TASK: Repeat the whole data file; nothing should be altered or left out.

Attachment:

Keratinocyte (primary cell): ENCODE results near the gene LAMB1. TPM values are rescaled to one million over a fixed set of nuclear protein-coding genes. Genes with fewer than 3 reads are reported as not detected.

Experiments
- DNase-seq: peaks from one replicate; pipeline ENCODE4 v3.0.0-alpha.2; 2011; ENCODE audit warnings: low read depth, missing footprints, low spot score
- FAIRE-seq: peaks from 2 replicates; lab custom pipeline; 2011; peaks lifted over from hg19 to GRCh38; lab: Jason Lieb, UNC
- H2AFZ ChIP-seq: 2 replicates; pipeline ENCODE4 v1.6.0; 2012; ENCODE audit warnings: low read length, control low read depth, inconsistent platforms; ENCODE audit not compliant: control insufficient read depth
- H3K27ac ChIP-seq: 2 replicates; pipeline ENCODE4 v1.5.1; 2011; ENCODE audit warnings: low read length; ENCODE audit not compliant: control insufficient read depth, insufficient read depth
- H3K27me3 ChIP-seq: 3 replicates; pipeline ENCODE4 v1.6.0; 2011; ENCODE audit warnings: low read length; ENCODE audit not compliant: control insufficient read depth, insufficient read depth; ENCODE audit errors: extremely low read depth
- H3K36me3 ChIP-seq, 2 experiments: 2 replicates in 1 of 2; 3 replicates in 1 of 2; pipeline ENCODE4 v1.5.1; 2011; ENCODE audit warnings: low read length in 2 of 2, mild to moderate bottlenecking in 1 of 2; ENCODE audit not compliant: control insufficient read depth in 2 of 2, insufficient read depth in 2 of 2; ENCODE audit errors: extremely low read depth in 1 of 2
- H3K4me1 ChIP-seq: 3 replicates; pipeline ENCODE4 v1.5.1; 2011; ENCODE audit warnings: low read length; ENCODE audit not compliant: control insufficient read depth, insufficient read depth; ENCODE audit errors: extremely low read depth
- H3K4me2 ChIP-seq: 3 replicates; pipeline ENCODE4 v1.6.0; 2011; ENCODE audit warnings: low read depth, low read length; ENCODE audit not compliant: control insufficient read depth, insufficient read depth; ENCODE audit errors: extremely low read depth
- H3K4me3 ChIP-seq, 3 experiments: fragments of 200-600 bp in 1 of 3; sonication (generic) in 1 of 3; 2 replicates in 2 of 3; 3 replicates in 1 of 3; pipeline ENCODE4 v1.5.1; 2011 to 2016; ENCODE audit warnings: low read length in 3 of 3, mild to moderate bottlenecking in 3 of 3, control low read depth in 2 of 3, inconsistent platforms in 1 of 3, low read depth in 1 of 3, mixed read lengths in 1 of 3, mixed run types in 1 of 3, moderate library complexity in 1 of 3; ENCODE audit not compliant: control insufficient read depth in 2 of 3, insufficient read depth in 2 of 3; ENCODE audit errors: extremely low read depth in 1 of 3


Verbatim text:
Keratinocyte (primary cell): ENCODE results near the gene LAMB1. TPM values are rescaled to one million over a fixed set of nuclear protein-coding genes. Genes with fewer than 3 reads are reported as not detected.

Experiments
- DNase-seq: peaks from one replicate; pipeline ENCODE4 v3.0.0-alpha.2; 2011; ENCODE audit warnings: low read depth, missing footprints, low spot score
- FAIRE-seq: peaks from 2 replicates; lab custom pipeline; 2011; peaks lifted over from hg19 to GRCh38; lab: Jason Lieb, UNC
- H2AFZ ChIP-seq: 2 replicates; pipeline ENCODE4 v1.6.0; 2012; ENCODE audit warnings: low read length, control low read depth, inconsistent platforms; ENCODE audit not compliant: control insufficient read depth
- H3K27ac ChIP-seq: 2 replicates; pipeline ENCODE4 v1.5.1; 2011; ENCODE audit warnings: low read length; ENCODE audit not compliant: control insufficient read depth, insufficient read depth
- H3K27me3 ChIP-seq: 3 replicates; pipeline ENCODE4 v1.6.0; 2011; ENCODE audit warnings: low read length; ENCODE audit not compliant: control insufficient read depth, insufficient read depth; ENCODE audit errors: extremely low read depth
- H3K36me3 ChIP-seq, 2 experiments: 2 replicates in 1 of 2; 3 replicates in 1 of 2; pipeline ENCODE4 v1.5.1; 2011; ENCODE audit warnings: low read length in 2 of 2, mild to moderate bottlenecking in 1 of 2; ENCODE audit not compliant: control insufficient read depth in 2 of 2, insufficient read depth in 2 of 2; ENCODE audit errors: extremely low read depth in 1 of 2
- H3K4me1 ChIP-seq: 3 replicates; pipeline ENCODE4 v1.5.1; 2011; ENCODE audit warnings: low read length; ENCODE audit not compliant: control insufficient read depth, insufficient read depth; ENCODE audit errors: extremely low read depth
- H3K4me2 ChIP-seq: 3 replicates; pipeline ENCODE4 v1.6.0; 2011; ENCODE audit warnings: low read depth, low read length; ENCODE audit not compliant: control insufficient read depth, insufficient read depth; ENCODE audit errors: extremely low read depth
- H3K4me3 ChIP-seq, 3 experiments: fragments of 200-600 bp in 1 of 3; sonication (generic) in 1 of 3; 2 replicates in 2 of 3; 3 replicates in 1 of 3; pipeline ENCODE4 v1.5.1; 2011 to 2016; ENCODE audit warnings: low read length in 3 of 3, mild to moderate bottlenecking in 3 of 3, control low read depth in 2 of 3, inconsistent platforms in 1 of 3, low read depth in 1 of 3, mixed read lengths in 1 of 3, mixed run types in 1 of 3, moderate library complexity in 1 of 3; ENCODE audit not compliant: control insufficient read depth in 2 of 3, insufficient read depth in 2 of 3; ENCODE audit errors: extremely low read depth in 1 of 3